One of the crunchy writing aspects that has occupied a lot of my brain space for the past few weeks is the way the series has had two of the ‘good guys’ each do egregious things, pitted them against each other, and made us root for the one who did a Very Bad Thing over his now-antagonist who only did a Bad Thing. ***SPOILER ALERT***. To discuss what the writers did with this storyline and how they did it, I’m going to reveal some pivotal plot points. If you have any plans to watch the series AND you need to have your story come to you fresh and pure as the driven snow, you’ll want to take your leave now and go watch some adorable kitten GIFs. If you’ve already seen the series OR you’re willing to sacrifice some surprises in the interest of squeeing over good writing, join me for the rest of the discussion.  Continue reading

Michaeline: Monsters and Revenge

Three ladies in togas dancing under a tree bearing golden apples.

Golden Apples cause such a lot of problems . . . the Goddess of Discord, Eris, wasn’t invited to a shotgun wedding, so she threw an apple inscribed “For the Fairest” into the party. One thing led to another, and pretty soon, you had the whole Trojan War happening. Vengeance — it snowballs. (Image via Wikimedia Commons)

Why are monsters so powerful? Well, for one thing, they are a vehicle for vengeance. They want to do in whoever made them a monster; their victims want their revenge in turn, and before you know it, you have a cycle of violence and vendetta. Not many of us have met a Frankenstein or an Adam, but we’ve all experienced injustice and unfairness. It’s an extremely powerful, extremely relatable emotion. As they say, revenge is sweet.

The act of revenge is fueled by anger, and “hate gives us a similar high to cocaine”. OK, my source for that is a Cracked.Com article, but en comoedia, veritas. (I won’t provide a link because the article peeks through anti-Muslim doors that I don’t want to open, but you can google it if you like.) Anyway, I’ll link to National Geographic, which explains a brain-imaging study done in 2004 about how the brain rewards people who choose revenge.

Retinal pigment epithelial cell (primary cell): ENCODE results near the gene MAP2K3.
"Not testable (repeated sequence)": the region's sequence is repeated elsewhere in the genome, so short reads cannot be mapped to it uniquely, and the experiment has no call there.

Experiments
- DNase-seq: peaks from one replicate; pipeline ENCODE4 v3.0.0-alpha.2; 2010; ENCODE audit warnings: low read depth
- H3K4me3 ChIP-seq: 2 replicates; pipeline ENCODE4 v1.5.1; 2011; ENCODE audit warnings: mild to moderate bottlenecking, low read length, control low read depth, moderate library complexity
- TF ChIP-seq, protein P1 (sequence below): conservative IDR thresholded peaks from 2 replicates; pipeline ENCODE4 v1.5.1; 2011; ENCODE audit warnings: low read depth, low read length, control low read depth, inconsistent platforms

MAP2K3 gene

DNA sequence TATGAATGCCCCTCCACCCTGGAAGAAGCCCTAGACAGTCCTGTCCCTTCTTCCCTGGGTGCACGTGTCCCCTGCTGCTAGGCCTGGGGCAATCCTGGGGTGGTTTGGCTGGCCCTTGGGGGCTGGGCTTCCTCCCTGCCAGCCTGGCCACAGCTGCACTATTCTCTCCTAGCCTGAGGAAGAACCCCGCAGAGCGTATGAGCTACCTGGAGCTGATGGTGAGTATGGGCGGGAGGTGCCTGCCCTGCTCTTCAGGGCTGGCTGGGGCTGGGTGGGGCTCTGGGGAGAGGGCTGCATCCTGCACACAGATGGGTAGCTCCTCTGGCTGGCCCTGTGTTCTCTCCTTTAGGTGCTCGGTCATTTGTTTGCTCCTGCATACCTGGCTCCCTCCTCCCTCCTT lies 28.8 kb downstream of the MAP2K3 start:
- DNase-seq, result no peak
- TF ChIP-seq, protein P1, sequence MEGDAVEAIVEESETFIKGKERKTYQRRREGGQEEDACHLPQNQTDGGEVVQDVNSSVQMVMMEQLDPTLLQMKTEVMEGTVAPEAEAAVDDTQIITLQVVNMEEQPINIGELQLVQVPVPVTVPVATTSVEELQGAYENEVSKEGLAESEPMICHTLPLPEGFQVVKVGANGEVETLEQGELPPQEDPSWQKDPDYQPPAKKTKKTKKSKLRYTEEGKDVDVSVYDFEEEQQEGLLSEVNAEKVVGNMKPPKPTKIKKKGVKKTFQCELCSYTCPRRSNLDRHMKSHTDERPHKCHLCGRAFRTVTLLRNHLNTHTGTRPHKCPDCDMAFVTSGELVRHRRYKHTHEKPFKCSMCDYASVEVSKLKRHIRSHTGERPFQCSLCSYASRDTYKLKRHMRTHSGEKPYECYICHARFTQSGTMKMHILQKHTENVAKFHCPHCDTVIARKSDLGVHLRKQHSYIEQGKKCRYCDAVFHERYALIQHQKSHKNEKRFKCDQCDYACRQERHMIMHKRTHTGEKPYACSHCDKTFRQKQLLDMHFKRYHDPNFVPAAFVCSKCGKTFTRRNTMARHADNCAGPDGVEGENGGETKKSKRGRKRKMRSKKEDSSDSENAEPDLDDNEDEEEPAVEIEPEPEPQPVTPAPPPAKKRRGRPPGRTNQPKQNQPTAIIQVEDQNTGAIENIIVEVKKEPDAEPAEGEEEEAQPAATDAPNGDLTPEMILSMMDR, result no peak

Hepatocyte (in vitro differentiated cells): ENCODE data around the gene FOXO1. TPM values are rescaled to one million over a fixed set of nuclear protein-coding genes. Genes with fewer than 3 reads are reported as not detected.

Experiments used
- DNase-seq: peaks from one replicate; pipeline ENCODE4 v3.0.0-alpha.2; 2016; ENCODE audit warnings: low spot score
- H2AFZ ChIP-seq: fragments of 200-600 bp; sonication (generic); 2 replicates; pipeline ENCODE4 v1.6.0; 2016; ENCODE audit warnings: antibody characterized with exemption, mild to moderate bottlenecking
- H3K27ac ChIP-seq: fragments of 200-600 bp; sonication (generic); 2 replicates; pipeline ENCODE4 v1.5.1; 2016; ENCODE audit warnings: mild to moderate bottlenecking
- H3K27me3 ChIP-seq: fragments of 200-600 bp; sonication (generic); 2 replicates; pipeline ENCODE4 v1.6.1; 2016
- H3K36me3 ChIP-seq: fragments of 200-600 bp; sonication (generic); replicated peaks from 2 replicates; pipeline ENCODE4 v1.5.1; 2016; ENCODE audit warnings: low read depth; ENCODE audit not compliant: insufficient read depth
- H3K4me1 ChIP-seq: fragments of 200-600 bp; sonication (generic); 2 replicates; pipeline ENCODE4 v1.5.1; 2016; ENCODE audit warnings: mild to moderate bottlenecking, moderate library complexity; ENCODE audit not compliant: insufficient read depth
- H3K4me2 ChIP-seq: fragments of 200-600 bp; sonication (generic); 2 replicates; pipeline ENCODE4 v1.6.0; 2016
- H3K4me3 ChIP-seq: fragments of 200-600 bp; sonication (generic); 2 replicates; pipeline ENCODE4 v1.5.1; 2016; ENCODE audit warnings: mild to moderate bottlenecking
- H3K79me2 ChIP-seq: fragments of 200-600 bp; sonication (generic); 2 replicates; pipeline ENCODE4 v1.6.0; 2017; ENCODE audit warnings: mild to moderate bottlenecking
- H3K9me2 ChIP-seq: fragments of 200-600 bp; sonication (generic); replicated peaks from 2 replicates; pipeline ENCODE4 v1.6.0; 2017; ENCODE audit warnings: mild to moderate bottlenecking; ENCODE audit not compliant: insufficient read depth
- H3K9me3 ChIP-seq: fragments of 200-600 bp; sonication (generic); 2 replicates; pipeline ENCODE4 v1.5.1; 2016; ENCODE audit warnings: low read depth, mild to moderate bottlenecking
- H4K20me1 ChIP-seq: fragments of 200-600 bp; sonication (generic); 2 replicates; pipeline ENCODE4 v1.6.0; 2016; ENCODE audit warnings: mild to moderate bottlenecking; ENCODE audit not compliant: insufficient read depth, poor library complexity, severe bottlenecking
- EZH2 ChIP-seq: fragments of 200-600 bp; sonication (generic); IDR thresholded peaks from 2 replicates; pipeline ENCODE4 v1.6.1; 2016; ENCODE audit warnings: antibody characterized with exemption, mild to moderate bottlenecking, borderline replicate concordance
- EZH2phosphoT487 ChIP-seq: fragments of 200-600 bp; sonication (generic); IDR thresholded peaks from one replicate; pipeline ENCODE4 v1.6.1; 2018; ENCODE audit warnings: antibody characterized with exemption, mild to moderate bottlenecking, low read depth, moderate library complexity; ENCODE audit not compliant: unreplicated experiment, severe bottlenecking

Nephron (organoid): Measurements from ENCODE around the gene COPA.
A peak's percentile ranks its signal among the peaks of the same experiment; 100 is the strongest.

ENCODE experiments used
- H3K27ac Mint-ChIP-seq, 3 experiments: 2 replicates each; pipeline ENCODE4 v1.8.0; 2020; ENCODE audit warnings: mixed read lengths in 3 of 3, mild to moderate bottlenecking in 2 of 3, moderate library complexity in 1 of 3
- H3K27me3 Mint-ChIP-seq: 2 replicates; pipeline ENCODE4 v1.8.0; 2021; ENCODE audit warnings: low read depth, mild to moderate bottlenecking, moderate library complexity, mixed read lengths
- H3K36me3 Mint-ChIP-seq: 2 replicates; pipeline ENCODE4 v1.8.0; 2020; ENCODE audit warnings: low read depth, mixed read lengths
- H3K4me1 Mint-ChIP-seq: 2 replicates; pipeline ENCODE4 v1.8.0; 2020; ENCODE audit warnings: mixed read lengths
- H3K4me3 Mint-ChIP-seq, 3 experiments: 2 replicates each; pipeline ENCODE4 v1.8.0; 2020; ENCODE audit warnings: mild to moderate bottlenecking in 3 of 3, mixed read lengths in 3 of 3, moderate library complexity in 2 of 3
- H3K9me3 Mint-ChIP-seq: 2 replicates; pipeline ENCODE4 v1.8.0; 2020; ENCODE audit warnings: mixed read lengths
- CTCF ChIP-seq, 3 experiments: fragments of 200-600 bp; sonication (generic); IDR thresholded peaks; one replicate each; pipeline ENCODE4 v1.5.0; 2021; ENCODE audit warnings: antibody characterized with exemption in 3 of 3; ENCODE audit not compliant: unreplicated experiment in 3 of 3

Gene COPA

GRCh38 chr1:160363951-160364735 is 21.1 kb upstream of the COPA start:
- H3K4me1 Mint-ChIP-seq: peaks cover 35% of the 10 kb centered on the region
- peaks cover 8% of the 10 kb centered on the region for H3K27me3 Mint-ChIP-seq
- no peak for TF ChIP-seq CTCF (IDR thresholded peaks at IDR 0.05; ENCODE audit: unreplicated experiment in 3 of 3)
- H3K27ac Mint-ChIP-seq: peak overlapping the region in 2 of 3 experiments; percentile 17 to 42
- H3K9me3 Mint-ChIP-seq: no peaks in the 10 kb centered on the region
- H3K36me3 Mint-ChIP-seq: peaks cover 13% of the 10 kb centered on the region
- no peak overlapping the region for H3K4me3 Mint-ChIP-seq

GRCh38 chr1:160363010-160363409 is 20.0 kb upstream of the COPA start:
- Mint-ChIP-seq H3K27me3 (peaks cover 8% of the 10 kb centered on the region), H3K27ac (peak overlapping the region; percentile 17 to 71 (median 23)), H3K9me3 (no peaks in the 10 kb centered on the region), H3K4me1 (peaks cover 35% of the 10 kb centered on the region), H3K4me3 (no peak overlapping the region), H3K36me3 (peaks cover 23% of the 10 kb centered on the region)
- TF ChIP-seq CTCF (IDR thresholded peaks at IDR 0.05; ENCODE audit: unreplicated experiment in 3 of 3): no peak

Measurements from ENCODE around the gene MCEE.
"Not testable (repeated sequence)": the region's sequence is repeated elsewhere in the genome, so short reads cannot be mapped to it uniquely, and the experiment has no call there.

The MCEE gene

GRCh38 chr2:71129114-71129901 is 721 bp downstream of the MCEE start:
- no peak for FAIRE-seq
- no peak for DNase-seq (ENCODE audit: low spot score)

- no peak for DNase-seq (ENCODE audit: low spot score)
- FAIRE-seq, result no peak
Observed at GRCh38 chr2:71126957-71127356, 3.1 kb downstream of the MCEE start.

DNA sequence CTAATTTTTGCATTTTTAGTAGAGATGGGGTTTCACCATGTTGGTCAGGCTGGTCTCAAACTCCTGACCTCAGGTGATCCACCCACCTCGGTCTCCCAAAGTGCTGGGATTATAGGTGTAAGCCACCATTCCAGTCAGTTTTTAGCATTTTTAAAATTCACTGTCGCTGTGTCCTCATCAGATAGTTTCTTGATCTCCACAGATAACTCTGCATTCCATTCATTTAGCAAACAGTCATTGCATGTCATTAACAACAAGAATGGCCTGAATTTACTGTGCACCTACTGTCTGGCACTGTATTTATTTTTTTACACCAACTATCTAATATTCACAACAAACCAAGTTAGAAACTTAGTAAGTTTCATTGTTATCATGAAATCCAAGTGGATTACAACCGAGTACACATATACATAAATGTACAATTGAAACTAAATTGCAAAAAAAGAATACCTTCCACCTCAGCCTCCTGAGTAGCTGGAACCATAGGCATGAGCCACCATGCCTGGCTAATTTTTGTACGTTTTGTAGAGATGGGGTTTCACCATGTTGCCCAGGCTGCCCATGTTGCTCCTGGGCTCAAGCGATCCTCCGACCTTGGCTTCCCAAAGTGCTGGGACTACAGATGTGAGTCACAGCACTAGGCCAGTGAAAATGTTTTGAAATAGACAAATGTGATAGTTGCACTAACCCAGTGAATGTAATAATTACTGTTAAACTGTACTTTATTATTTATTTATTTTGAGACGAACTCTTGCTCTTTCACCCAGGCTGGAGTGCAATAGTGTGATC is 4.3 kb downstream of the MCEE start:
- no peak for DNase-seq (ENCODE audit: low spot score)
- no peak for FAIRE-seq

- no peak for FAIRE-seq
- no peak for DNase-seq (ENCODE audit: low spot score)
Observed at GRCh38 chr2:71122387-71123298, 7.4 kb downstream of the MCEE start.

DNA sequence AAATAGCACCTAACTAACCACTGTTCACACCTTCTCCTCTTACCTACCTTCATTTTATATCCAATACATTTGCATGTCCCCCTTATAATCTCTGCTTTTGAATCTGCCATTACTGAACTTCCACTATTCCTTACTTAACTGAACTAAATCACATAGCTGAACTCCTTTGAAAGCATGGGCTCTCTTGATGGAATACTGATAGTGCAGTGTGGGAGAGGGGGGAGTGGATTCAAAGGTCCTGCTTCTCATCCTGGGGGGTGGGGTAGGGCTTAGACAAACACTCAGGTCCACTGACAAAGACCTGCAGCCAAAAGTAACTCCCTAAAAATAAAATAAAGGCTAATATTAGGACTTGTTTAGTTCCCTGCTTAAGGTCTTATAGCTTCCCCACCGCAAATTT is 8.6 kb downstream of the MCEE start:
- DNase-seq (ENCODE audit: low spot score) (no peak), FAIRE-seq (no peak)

However, as we all know, revenge isn’t simple. Another old saying goes: revenge is a dish best served cold. Revenge conducted in the heat of the moment is often something stupid with major consequences. Revenge takes a lot of time, commitment and emotional investment – emotional investment that might be better spent elsewhere. Another chestnut: If you want revenge, dig two graves. “Pursuit of revenge is likely to be destructive to the pursuer as well as to their object,” the Oxford Treasury of Sayings and Quotations says. And this Psychology Today post mentions a paper (by Kevin Carlsmith et al) that suggests that people who don’t take revenge actually feel better long term – better than people who choose the revenge.

The PT post goes on to say that Mario Gollowitz thought that revenge could be satisfying when the offender understands the connection between their act and the retribution. It’s not as good if seemingly-random bad stuff happens to a bad guy – the old “Karma is a Bitch” bumper sticker.

Although, reading down to the comments of the PT post, one woman mentions Continue reading

Michille: The Courage to Write

the-courage-to-writeOne of the things that several of us 8L have said over the last months is that we won’t buy anymore craft books/take anymore craft classes until we have finished what we already have. In that vein, I did eeny-meeny on my craft bookshelf and chose The Courage to Write: How Writers Transcend Fear by Ralph Keyes, almost at random (because I have too many to choose from). The very first chapter is called Elements of Courage. It made me feel strong just reading that. There are some funny sections throughout the book like Page Fright, That Naked Feeling, Counterphobia, and Draft Dodgers. Continue reading